Wednesday, March 6, 2013

Two Poems By Small Press Veteran B.Z. Niditch

Here are two poems by B.Z. Niditch, a veteran of the small press era who has published more poems than most poets will ever write. Good poems. He's someone I appeared with many, many times back in the old days before the interwebs killed the small press star. He has just become the first poet besides myself to be published in Zombie Logic Review. I will be publishing more poems from poets I respect soon. Please feel free to send your poems for consideration.


There are no ultimatums in poetry

unlike love or political affairs.

Maxim by BZ Niditch 

Even living
in a roulette world
when traffic lights
go outside
your tinted rooms, 
the neon sky opens
sprinkling rain
on the window sill
where you sink
to rest your arms,
and a poet's life
has little sun
but dust
by shafts of night
with the scent
of ply wood,
with words, bills,
in a sea of underground 
abandonment set
for another round
of small talk
and Finnish vodka,
amid unaccounted dead
peeping in a tavern
above a storefront
at Frisco's edge
of the train line,
we cannot lose sight
of being railroaded
by a hermit's fate
when a decade 
is older
than the Redwoods
on empty days
of sleeplessness
as your smashed car
now a body machine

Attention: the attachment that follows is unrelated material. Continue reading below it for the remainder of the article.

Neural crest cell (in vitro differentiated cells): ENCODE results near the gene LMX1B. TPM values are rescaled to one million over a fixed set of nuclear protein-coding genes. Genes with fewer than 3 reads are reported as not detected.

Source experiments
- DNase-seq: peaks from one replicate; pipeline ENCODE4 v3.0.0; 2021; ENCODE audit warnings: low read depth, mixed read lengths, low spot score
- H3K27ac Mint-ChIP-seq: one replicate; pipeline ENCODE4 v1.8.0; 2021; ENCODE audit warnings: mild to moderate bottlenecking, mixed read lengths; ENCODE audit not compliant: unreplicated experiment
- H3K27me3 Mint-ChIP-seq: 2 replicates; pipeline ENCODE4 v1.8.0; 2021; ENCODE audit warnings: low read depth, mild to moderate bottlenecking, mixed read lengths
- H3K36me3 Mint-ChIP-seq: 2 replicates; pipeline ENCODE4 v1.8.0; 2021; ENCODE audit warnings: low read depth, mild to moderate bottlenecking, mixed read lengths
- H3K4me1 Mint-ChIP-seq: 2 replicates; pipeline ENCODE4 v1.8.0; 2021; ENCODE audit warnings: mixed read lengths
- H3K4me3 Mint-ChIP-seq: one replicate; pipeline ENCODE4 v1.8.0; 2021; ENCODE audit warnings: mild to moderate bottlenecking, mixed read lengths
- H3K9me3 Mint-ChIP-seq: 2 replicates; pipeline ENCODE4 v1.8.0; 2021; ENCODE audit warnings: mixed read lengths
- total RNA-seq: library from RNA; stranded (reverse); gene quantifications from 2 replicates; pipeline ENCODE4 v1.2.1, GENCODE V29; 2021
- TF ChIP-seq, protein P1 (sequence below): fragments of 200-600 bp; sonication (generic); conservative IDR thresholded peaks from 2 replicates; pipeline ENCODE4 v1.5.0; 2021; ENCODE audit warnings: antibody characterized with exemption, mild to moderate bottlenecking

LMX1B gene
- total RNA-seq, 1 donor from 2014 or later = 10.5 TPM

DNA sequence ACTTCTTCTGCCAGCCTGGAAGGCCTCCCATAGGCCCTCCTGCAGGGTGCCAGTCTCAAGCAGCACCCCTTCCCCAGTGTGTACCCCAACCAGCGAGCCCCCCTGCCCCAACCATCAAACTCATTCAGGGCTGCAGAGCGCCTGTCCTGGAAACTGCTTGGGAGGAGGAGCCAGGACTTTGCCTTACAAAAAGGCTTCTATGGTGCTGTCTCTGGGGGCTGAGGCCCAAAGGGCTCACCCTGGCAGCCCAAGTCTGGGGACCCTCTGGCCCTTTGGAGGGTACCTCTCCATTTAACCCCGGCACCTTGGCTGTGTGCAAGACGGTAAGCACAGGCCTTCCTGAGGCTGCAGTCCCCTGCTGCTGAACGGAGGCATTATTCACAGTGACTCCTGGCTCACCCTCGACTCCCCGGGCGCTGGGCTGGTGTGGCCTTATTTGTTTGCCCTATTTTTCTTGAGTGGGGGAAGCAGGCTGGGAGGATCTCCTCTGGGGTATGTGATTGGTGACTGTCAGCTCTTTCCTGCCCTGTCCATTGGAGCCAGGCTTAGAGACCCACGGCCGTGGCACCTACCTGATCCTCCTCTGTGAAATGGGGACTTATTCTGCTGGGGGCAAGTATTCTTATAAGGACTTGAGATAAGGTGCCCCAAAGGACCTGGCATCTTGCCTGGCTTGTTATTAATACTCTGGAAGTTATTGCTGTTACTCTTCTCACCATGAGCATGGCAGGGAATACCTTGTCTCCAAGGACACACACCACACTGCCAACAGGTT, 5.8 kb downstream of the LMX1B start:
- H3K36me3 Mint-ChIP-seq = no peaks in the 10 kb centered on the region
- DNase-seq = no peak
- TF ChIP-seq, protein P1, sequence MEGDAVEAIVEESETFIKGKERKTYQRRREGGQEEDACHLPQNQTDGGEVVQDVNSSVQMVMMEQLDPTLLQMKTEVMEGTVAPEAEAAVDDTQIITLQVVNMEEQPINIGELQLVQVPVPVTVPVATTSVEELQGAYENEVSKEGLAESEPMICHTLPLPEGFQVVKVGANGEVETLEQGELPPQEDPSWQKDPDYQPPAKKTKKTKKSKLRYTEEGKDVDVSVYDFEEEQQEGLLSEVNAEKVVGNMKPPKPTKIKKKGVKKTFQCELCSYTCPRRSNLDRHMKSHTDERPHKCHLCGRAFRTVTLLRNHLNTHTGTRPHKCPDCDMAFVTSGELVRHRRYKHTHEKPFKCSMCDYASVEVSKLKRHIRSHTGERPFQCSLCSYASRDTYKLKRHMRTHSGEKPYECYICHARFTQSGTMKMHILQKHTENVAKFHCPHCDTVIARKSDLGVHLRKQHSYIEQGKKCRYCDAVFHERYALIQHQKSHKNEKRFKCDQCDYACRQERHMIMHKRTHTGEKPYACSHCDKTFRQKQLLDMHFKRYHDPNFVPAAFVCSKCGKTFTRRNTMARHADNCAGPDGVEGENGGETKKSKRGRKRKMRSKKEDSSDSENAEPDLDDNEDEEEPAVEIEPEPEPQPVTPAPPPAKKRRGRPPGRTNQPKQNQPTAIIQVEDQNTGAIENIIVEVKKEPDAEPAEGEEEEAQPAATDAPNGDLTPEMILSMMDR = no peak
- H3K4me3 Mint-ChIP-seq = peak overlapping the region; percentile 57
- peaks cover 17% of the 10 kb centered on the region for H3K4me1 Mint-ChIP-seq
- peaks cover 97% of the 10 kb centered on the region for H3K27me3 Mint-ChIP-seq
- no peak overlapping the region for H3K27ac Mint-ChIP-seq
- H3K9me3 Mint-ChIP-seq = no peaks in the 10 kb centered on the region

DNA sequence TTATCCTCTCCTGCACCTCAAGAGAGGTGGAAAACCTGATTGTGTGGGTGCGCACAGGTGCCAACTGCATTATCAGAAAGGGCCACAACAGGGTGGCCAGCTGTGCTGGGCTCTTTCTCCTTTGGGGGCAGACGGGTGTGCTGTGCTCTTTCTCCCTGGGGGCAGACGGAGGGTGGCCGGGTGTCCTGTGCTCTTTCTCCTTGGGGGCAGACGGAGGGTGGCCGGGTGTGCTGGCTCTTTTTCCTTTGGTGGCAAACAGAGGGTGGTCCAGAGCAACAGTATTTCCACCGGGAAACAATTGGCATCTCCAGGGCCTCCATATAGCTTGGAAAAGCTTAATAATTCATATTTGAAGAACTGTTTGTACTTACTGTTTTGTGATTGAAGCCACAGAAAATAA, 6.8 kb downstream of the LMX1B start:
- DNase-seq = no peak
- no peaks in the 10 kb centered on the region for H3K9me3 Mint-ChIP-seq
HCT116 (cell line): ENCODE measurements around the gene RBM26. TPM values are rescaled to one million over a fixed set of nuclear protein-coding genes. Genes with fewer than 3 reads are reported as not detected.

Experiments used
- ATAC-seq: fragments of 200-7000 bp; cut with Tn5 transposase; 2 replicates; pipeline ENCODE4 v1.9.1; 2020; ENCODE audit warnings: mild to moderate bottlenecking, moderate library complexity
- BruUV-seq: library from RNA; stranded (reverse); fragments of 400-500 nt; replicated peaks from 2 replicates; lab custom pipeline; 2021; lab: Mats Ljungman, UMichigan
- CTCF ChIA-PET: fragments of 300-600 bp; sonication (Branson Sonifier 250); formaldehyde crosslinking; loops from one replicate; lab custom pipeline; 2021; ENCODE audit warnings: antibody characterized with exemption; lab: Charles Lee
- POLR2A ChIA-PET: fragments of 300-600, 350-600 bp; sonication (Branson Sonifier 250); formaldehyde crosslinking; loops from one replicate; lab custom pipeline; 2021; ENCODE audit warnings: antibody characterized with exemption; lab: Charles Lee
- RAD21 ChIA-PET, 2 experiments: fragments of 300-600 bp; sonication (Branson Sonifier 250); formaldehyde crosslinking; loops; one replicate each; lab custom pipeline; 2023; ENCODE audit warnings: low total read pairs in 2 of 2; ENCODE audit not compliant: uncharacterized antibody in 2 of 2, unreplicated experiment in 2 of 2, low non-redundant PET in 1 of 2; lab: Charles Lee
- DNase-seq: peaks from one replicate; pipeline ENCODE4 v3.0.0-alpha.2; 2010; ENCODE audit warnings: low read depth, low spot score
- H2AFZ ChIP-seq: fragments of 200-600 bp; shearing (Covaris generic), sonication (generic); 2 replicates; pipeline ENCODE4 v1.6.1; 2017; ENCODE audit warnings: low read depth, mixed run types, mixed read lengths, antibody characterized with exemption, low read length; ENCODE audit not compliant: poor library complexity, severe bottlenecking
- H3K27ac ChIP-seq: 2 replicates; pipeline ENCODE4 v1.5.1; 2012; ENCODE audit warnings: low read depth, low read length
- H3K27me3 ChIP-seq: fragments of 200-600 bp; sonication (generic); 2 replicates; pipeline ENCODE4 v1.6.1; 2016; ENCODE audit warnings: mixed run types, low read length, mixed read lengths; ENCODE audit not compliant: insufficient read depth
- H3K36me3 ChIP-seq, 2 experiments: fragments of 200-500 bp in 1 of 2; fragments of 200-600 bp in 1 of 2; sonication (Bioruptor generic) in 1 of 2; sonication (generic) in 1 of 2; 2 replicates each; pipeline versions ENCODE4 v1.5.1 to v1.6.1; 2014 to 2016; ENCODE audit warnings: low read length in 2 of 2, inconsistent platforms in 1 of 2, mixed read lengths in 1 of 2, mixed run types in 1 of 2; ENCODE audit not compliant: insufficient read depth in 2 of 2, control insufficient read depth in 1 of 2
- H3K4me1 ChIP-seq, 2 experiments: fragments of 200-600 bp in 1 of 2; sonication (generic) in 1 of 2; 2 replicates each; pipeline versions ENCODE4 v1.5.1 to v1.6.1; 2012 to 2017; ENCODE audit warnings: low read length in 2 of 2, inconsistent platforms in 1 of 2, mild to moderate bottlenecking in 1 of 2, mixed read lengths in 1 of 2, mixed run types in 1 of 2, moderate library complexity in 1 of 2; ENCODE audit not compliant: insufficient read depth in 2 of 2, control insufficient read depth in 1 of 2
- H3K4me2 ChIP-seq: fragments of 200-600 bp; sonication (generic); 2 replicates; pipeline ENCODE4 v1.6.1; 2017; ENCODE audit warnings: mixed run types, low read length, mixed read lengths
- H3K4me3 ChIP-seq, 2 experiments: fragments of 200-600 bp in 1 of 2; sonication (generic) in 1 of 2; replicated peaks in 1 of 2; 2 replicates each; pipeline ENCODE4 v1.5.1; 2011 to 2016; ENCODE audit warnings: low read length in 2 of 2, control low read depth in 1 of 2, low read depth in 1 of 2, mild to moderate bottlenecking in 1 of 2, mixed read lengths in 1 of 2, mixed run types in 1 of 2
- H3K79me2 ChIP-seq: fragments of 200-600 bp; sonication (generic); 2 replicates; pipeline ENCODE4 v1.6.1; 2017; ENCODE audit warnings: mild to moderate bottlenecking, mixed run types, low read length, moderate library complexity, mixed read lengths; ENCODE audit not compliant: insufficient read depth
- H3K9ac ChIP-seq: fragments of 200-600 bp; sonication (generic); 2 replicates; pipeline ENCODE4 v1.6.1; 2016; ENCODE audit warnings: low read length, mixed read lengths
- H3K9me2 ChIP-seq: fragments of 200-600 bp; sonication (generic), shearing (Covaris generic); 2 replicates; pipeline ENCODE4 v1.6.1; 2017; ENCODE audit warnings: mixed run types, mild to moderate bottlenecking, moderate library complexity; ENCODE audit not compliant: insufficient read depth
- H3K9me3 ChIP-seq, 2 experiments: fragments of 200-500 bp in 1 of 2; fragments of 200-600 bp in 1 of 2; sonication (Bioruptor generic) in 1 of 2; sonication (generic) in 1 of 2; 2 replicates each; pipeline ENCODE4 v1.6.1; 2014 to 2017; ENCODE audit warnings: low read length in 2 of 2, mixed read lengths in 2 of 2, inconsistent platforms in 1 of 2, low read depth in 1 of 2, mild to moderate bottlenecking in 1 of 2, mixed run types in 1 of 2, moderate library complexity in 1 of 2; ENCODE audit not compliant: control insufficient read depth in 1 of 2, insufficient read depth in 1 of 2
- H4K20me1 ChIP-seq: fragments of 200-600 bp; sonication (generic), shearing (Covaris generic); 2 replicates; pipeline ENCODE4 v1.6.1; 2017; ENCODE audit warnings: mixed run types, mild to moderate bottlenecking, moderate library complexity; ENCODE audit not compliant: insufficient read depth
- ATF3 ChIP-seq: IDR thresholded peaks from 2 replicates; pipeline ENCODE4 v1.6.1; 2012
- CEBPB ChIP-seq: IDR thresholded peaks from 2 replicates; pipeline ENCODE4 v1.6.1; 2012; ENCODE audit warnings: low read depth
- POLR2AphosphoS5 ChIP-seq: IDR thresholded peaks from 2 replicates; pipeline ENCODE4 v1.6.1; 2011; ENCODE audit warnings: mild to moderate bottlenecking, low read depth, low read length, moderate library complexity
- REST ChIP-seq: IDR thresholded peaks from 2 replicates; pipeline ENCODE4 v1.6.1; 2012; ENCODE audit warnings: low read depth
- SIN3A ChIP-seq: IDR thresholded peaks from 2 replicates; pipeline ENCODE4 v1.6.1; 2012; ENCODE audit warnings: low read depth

is beaten up by time
in this quickie part
blinding the city's proper
look-outs for the lost,
knowing Mr. Devil
is no gentleman caller
who visits the friendless
with hands full 
of promises
with thorns of roses 
and fortune cookies 
in a numbing secret
hand shake.

You Uncle Walt

Here I am in Whitman


really nowhere,

with my bare head
covered in snow kisses
you always humoring me
with your pulsating 
half photo in my mind
on fragrant fields
at cranberry harvest
playing around with words
full of unsettled life,
rounding out
an eye lashed history
under a chimera
and beggar sky
no one can explain
that I your adopted nephew
from a lost city
without a green card
from the underground, 
washed in fires
of the limestone Beats
at fervid awakenings,
we do hear you sing
here Uncle Walt,
in Whitman
all the way to the cities
of down and out angels
where one stops
to read you
blinded in love
on bus stops
and cable cars
covering scarlet letters
from graffiti walls
amid every sex and sect
no longer hidden
from burning bushes
your kind words, Walt
swatting our brows
even in the middle
of nowhere.

B.Z. NIDITCH is a poet, playwright, fiction writer and teacher. 

His work is widely published in journals and magazines throughout the world, including:  Columbia: A Magazine of Poetry and ArtThe Literary ReviewDenver QuarterlyHawaii ReviewLe Guepard (France); Kadmos (France); Prism InternationalJejune (Czech Republic); Leopold Bloom (Budapest);  Antioch Review; and Prairie Schooner, among others.
He lives in Brookline, Massachusetts.

No comments:

Post a Comment